For two teams being filmed for an all-access reality series, it was only fitting that their first meeting ended in a dramatic seven-round shootout.
Pascal Dupuis ended the show when he netted the game-deciding tally with a quick snap shot past Washington goalie Michal Neuvirth to give the Penguins a 3-2 win over the Capitals.
While Dupuis may have ended the show, it was Marc-Andre Fleury who stole it. The Capitals came out flying during the first 40 minutes, holding a 25-12 advantage in shots following the second period. Washington assaulted Fleury with 34 shots in regulation, a multitude of those being quality scoring chances. But Flower played huge in the win, making 32 saves.
After the spectacular goaltending of Fleury, it was the Penguins’ penalty kill that gave them a chance to win. Washington finished the night with six power plays, including two lengthy 5-on-3 opportunities (one in the first period and one in the second) for a total of 2:39 of time with the two-man advantage.
The Capitals finished the night 1-for-6, as Mike Green scored right after their 5-on-3 (that lasted for 1:51) expired. But the Penguins killed off Washington's first 5-on-3 opportunity in the first period to hold onto their one-goal lead. To top it off, the Penguins kept Alex Ovechkin and the Capitals' other big guns from finding the back of the net.
Despite playing the previous night, the Penguins took over the game in the third period with Chris Kunitz scoring just 17 seconds in. Pittsburgh is now 6-1-0 in the second of back-to-back contests.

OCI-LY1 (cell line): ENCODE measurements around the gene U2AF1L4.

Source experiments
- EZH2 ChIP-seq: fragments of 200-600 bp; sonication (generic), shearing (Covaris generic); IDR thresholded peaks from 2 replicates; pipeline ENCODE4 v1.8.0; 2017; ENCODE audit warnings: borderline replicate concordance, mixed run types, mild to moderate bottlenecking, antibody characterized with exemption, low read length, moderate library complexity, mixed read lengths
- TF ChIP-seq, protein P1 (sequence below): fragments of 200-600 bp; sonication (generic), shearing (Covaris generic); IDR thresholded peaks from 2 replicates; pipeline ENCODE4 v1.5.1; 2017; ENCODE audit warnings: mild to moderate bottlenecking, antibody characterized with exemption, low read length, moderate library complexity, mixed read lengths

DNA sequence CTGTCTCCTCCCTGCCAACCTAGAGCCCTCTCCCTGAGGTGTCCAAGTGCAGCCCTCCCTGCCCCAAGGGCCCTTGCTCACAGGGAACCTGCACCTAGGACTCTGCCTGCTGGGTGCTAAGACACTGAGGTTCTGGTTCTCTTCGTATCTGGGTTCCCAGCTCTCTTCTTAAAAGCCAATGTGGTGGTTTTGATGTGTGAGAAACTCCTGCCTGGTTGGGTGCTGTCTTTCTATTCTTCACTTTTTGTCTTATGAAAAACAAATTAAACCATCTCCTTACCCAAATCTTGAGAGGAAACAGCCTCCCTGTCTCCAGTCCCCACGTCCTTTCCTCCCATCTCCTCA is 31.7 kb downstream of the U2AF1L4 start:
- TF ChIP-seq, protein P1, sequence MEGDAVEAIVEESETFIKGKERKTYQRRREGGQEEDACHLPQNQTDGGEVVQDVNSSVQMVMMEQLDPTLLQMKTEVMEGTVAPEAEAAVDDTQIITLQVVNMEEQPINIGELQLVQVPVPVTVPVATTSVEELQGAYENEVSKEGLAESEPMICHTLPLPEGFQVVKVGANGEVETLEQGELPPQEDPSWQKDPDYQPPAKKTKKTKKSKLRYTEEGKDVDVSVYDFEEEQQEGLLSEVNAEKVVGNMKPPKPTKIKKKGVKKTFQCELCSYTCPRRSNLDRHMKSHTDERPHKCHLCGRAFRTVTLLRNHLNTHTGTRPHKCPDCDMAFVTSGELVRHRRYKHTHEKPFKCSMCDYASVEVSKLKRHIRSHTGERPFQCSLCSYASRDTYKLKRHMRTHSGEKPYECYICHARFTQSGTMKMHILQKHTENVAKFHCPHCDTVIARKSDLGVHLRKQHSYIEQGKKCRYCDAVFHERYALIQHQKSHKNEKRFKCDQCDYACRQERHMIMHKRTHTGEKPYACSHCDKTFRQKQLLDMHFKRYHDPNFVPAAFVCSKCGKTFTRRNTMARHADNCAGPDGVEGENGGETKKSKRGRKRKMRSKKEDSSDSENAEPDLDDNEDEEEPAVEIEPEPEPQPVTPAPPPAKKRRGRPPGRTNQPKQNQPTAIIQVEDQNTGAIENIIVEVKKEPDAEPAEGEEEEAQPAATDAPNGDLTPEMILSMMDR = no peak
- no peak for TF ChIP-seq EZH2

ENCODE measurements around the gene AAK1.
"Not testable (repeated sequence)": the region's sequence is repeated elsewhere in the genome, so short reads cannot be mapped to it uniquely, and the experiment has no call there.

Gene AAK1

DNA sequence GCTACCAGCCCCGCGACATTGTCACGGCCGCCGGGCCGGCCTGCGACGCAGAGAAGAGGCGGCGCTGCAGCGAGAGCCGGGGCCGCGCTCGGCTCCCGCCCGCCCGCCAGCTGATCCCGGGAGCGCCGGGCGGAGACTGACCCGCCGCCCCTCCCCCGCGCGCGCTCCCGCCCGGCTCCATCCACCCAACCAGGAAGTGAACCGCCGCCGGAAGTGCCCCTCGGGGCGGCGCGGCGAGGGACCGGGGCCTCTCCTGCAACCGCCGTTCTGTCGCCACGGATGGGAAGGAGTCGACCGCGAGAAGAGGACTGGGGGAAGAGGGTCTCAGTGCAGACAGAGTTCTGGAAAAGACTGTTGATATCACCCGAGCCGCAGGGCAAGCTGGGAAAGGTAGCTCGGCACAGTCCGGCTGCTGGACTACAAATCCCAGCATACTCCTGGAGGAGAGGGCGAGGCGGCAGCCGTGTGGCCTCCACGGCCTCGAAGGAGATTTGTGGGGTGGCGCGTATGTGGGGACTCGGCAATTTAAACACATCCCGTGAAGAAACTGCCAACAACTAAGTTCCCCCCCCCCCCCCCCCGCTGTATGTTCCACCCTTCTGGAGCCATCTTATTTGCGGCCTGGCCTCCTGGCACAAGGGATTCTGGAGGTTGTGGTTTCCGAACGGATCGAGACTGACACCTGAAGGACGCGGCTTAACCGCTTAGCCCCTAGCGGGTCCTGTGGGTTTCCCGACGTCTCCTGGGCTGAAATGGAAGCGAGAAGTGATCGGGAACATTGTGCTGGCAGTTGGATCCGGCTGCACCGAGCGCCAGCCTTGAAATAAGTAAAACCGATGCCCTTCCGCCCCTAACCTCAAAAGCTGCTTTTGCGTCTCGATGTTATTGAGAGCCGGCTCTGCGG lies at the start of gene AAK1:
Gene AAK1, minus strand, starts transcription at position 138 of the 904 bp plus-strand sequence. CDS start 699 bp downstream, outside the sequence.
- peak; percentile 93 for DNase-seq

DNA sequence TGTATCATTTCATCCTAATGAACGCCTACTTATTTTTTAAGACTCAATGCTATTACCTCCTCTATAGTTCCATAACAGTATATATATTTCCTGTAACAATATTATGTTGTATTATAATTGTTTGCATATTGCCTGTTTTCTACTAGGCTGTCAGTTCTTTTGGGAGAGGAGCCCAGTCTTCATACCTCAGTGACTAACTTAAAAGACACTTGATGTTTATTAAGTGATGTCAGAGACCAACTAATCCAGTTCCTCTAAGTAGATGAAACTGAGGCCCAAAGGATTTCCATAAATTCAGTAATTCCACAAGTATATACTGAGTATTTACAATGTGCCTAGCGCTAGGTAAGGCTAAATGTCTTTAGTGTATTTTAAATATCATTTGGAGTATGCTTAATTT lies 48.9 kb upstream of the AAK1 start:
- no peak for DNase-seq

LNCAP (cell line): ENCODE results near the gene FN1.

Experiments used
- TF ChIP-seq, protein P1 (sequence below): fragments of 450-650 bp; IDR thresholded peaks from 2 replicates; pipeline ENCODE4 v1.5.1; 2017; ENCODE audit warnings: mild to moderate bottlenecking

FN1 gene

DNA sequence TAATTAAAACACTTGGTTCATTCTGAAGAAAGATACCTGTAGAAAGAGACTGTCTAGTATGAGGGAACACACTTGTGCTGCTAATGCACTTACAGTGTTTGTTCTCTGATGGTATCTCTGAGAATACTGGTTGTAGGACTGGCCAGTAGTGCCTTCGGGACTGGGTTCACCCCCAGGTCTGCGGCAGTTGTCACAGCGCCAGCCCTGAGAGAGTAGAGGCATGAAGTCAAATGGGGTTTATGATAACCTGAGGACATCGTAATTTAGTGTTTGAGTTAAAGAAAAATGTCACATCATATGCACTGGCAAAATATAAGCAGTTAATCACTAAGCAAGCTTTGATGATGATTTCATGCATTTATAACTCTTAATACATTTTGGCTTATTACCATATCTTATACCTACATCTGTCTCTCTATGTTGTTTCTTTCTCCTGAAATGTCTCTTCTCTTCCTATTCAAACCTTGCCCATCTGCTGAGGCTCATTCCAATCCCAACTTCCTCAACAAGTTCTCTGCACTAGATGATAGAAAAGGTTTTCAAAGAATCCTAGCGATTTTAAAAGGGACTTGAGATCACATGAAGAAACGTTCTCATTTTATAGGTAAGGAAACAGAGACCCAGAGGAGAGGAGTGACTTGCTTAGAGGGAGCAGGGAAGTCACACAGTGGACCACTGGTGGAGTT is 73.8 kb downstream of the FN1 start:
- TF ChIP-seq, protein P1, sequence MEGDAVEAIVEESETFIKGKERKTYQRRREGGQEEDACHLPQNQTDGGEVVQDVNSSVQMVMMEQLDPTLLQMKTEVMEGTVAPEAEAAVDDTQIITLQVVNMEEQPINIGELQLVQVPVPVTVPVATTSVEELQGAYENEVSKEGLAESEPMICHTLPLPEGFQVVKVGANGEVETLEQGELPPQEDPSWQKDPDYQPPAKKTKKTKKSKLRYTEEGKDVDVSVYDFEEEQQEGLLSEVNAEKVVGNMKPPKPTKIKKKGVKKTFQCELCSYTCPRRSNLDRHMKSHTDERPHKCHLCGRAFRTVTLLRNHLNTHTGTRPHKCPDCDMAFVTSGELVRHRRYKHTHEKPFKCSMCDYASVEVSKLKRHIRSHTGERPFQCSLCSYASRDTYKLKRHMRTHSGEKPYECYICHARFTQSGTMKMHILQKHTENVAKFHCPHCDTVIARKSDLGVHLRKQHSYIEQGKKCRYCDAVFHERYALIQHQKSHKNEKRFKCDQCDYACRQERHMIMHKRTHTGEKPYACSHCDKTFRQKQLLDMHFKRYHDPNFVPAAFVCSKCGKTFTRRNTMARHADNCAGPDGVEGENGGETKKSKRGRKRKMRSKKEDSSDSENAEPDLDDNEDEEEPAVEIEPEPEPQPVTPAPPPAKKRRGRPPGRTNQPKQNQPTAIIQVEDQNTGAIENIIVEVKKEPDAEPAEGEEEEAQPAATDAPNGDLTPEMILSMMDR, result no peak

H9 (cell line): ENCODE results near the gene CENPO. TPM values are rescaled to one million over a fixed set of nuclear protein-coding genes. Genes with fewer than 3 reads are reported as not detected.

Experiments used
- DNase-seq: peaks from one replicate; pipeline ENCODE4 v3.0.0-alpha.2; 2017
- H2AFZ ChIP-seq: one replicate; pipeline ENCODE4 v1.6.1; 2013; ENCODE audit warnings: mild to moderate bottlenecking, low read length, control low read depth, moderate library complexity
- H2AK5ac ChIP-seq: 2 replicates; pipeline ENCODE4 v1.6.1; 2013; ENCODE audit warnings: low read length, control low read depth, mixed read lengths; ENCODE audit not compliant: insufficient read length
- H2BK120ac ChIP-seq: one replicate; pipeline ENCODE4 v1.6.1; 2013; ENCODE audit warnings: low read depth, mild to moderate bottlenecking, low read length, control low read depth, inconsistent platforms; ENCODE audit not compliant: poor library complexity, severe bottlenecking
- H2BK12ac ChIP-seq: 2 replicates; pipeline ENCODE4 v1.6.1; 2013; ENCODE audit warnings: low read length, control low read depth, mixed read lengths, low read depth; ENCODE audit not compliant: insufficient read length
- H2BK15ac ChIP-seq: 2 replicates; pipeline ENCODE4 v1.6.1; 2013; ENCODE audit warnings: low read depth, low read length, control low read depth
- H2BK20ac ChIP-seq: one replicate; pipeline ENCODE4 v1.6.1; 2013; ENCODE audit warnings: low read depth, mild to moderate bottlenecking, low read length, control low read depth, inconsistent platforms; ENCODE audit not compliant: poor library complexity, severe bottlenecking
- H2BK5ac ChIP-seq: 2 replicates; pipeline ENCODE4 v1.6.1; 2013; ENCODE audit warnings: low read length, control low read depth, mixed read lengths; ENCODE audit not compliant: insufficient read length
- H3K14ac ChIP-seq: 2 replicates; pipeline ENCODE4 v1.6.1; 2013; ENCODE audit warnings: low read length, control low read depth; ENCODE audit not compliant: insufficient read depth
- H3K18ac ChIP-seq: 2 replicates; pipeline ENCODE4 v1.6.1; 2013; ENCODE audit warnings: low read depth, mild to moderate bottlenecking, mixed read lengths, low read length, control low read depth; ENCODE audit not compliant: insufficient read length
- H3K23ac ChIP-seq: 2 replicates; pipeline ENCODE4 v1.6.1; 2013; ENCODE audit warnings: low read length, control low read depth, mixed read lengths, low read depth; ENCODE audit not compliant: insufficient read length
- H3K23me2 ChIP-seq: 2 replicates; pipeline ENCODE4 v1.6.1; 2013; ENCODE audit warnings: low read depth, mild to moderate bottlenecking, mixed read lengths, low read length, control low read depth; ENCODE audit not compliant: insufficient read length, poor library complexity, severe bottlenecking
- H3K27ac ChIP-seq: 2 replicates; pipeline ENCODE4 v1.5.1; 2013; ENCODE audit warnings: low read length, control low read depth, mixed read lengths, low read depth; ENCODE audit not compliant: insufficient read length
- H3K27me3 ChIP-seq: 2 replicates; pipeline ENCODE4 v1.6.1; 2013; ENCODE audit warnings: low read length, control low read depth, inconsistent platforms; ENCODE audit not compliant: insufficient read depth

With the win, Pittsburgh is now the No. 1 team in the NHL and is the first squad this season to reach 50 points.
The Capitals tested Marc-Andre Fleury early and often, peppering the Penguins netminder with 12 shots over the first 20 minutes, including six over the first three minutes.
But Fleury was in the zone from the get-go, saving them all to give the Penguins a 1-0 lead entering the middle frame. He proceeded to make 32 saves on the night and stoned six Capitals players in the shootout to backstop the Penguins to a 3-2 win.
His biggest save of the night came at the 2:35 mark of overtime when Capitals defenseman Mike Green, known for his offensive abilities, forged a path straight to the net. With Fleury caught flat on his back, Green could already envision the red light going off – until Flower reached back and snagged the puck just before it crossed the line.
One of the Penguins’ favorite sayings is that their goaltender has to be their best penalty-killer, and did Fleury ever embody that motto on Thursday. With the offensive firepower the Capitals have, they’re extremely dangerous on the power play – their PP finished last season ranked 1st in the league and entered Thursday’s game ranked 10th overall. But Fleury frustrated Washington’s snipers with his phenomenal play, allowing just one puck to sneak past him on while shorthanded.
He’s now allowed two-or-less goals on 14 occasions, and is now 15-1-1 over his past 17 starts.
Chris Kunitz's goal a mere 17 seconds into the third period to give the Penguins a 2-1 lead seemed to swing the momentum into Pittsburgh's favor, as the team had been outshot 25-12 through the first two frames. But Mike Knuble answered with a tally to send the game into overtime.